Wednesday, May 19, 2010

Stepping Up The Pace: May Days

I have had a very busy weekend. The weather was beautiful, which was a plus; low humidity, no rain (except for that freakish thunderstorm on Friday night; milking goats in a horse-trailer in a hailstorm is INTENSE!) That night, the milker malfunctioned, and Peter had to rescue us; as a result, we spent several hours at the farm, and the goats were frantic by the time I was able to milk them. Later, after driving in the thunder, lightning and hail, I was very happy to arrive home in one soggy, exhausted piece. Home has been a comfort after these long, long days, despite its never-ending list of unfinished chores. I usually find something for us to have for dinner, then have a glass of wine and fall asleep on the couch; my body simply checks out. Friday was no exception. Peter called me to bed at 1 AM, and I finished the night sleeping like a baby.

Sleeping With Whiffer

I have been sleeping quite well. Of course, I’m physically exhausted because of my time with the goats, but I also think the depth of my sleep is aided by the lavender sachet I keep in my pillowcase. The first few nights I used it, I was annoyed by the strong perfume of the herb, but it truly did (and does) promote a good night’s sleep. On those nights when I’ve been agitated, I’ve been taking a mixture of either valerian or passionflower extract in water; both are soothing and calming; my herbal course is teaching me so much.

On Saturday morning, my first order of business was preparing a meal for Earl; I completed this before Peter even rose from bed, and when he did, I was ready to leave. I had plans to gather stinging nettle while I was on the Parkway, and left with my gathering gear and Earl’s lunch in hand. When I arrived, I was shocked to find Earl fast asleep; since his stroke last fall, I’ve been afraid to find him in distress when I arrive, and this morning shocked me. I leaned in closer, to see if he was OK, and saw that he was breathing, and snoring quietly. His belongings were lined up neatly and deliberately in front of him. It occurred to me then that he had endured a night of torrential rain and thunder, and had most likely been awake for a good part of it, so I left his food by his side and left him to his dreams. I can’t imagine being an “outdoor man”, as Earl calls himself. I can imagine it in the best of times, but not during floods, or blizzards, or windstorms. I remember what Van Gogh wrote about the mistrals; the relentless sound of the wind had an effect on a person’s mind. I wonder how Earl copes with the extremities he chooses to endure. I know what he’d say: “I just don’t think about it.”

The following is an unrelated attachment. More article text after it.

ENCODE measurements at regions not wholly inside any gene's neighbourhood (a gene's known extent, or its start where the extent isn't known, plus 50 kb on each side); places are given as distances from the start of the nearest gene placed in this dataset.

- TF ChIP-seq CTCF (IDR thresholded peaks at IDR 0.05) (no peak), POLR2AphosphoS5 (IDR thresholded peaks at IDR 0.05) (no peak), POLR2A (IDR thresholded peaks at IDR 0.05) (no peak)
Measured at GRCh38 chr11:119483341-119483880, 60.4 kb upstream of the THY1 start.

"Starry Night", Vincent van Gogh

I tiptoed off into the wild plants that line the stream bed, just west of Earl’s place under the bridge. I knew that the stinging nettle grew there from my previous foraging walks, and as I walked through the wet grasses that morning, I wasn’t disappointed. The infant nettles had grown into hip-high, bright green plants, and were abundant. As suggested in the wildcrafting lessons I’ve taken, I asked (internally) for permission before I cut them, and I only cut the tops, allowing the rest of the plant to produce more foliage and feed the root. Though I felt welcome to harvest a good basketful of the nettles, I felt strongly driven to leave certain shoots and take others; and when I had gathered a good bunch of them, I felt the permission withdrawn. As in previous gathering expeditions, I feel a definite communication with the plant world; it’s intuitive, sub-lingual, but strong, and (to me) real. Though I hesitate to discuss it, for fear of being judged unstable, I have always had a communion with Nature on this level. I speak to her in my mind as I wander or gather; I always have. I am only now learning to hear (and acknowledge) her responses.

Stinging Nettle

I didn’t suffer one sting from the nettle; I brought it home, and spread it on the picnic table to dry. I plan to share the dry herb with Kathy, who uses it for tea, and to save some for myself as it’s a good treatment for allergies which affect my entire family. It’s a good addition to my collection of natural supports.

Peter and I spent the day cleaning the shed, assessing our supply of potting materials, and sorting the things we no longer needed. We sorted into recyclables, trash and thrift store donations, and the things that were leaving the shed were put right into the bed of my truck. This was no small task. We stopped at about 3:30, with several items still out of place in the yard. The goats were calling, as they do every day, and I needed to attend them. Peter helped me unload a few items at the thrift store, then met me at the farm.

The "Million Dollar Cat", helping me feed the goats.

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